If you want a VBAC, ask your doctor or midwife these questions
While there are care providers who may mislead you about your risks, benefits, and options, this article is written assuming that you are meeting with an ethical care provider who supports the option of VBAC. Read more on how to find a providers like this.
If you are a good candidate for VBAC, the single most important decision you can make that will have the greatest impact on your chances of VBAC success is who you hire to attend your birth. This is why it’s important to interview several care providers and ask specific questions.
You will often receive different information when speaking to the doctor or midwife directly than you would from the people who answer their phones. When calling their office, be sure to state that you want to have a consultation. Ideally, you want to meet in an office, not in an exam room.
Questions You Should Ask
The key to all of these questions is that they are open ended. The trick is to ask the question and then sit back and really listen.
What is your philosophy on planned VBACs?
What is your philosophy on planned VBACs going past 40 weeks?
What is your philosophy on suspected “big babies” (macrosomia) among planned VBACs?
How many VBACs have you attended?
Of the last 10 planned VBACs you attended, how many had a VBAC?
What is your philosophy on inducing VBACs?
What is your philosophy on monitoring planned VBACs?
Does your hospital have telemetry (wireless monitoring)? How often is it used?
What is your philosophy on waters being broken for more than 24 hours?
How long do you think it’s safe for VBACs to labor?
What is your philosophy on epidurals in planned VBACs?
What are your standing orders for planned VBACs and do they differ from your standing orders for first time parents?
How does your on-call schedule work?
What is your cesarean rate?
What are your thoughts on movement during labor and delivery positions?
What is your philosophy on IV or saline lock?
Do you offer family-friendly cesareans?
In the event that the baby isn’t head down, do you manually turn babies? (This is called an external cephalic version or ECV.)
Do you attend vaginal breech births? If not, can you refer me to a provider who does?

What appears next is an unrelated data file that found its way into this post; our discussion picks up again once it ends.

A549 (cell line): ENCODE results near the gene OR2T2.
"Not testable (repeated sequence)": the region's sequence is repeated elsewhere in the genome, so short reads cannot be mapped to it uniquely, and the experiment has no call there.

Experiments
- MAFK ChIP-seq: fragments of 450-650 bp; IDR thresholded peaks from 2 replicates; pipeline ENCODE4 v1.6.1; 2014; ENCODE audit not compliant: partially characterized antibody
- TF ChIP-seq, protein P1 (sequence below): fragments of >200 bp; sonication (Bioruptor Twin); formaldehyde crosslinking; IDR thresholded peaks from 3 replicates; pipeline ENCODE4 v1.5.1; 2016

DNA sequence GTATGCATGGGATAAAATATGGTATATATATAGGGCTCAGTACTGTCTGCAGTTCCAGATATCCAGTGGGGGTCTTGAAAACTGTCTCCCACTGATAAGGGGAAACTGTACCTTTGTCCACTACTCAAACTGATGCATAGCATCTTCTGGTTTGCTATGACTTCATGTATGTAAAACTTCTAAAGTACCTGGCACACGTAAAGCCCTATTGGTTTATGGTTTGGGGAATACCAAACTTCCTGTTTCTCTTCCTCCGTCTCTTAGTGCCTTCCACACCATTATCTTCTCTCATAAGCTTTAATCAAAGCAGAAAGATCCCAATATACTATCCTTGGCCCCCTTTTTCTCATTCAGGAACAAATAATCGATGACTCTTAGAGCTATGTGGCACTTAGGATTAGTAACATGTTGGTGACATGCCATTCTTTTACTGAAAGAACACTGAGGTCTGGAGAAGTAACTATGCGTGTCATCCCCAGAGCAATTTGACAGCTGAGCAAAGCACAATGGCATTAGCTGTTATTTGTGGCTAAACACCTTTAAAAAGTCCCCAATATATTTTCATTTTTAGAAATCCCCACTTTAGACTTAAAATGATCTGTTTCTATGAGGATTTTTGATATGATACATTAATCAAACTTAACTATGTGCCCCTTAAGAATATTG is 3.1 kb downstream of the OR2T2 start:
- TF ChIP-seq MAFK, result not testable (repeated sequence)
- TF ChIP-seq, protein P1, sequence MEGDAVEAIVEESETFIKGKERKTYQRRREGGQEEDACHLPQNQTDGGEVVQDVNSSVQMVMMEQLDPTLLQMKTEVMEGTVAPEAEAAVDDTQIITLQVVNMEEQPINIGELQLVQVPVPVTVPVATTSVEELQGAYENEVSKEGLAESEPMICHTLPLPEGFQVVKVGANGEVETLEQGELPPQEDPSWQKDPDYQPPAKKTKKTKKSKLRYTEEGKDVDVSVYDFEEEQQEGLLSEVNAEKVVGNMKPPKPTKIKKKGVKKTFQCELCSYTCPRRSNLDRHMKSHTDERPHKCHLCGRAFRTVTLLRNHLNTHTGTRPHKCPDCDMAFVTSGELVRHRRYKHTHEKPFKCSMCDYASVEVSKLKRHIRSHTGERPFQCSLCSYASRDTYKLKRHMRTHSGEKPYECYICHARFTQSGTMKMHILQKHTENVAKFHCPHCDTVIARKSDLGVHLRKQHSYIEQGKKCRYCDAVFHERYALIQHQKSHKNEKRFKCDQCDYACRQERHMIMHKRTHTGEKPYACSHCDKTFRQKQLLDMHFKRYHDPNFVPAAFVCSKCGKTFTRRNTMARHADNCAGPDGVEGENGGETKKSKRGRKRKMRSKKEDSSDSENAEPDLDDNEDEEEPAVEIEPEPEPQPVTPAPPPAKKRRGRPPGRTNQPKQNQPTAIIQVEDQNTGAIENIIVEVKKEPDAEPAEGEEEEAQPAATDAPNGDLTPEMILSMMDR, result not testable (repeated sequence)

Do you attend vaginal twin VBACs?
Do you attend VBAC after 2 cesareans?
Do you attend VBACs with a classical (high vertical), T, or J scar?
Do you attend VBACs with a low vertical or unknown scar?
Ok, you have your list of questions… what now?
Knowing what questions to ask is just one part of the process. How to do you know what answers to look for?
Well, that’s the next step.
In order to know how the answers you receive line up with the evidence, you have to actually know what the evidence says.
And most parents and professionals don’t have the time or interest to dive into the research. Or the process feels overwhelming so they don’t take the first step.
But it doesn’t have to be that way.
In my online trainings for parents and professionals, I’ve done all the work for you. I translate the evidence on each question so you know how to decode the provider’s response as well as red flags to avoid.
Click here to learn more and get started.
What do you think?
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What do you think? Leave a comment.
As a nationally recognized maternal health advocate and Founder of VBAC Facts®, Jen helps perinatal professionals, and cesarean parents, achieve clarity on vaginal birth after cesarean (VBAC) through her educational courses for parents, online membership for professionals, continuing education trainings, and consulting services. She speaks at conferences across the country, presents Grand Rounds at hospitals, advises advocates seeking legislative change in their state, and serves as a expert witness in legal proceedings. She envisions a time when every pregnant person seeking VBAC has access to unbiased information, respectful providers, and community support, so they can plan the birth of their choosing in the setting they desire.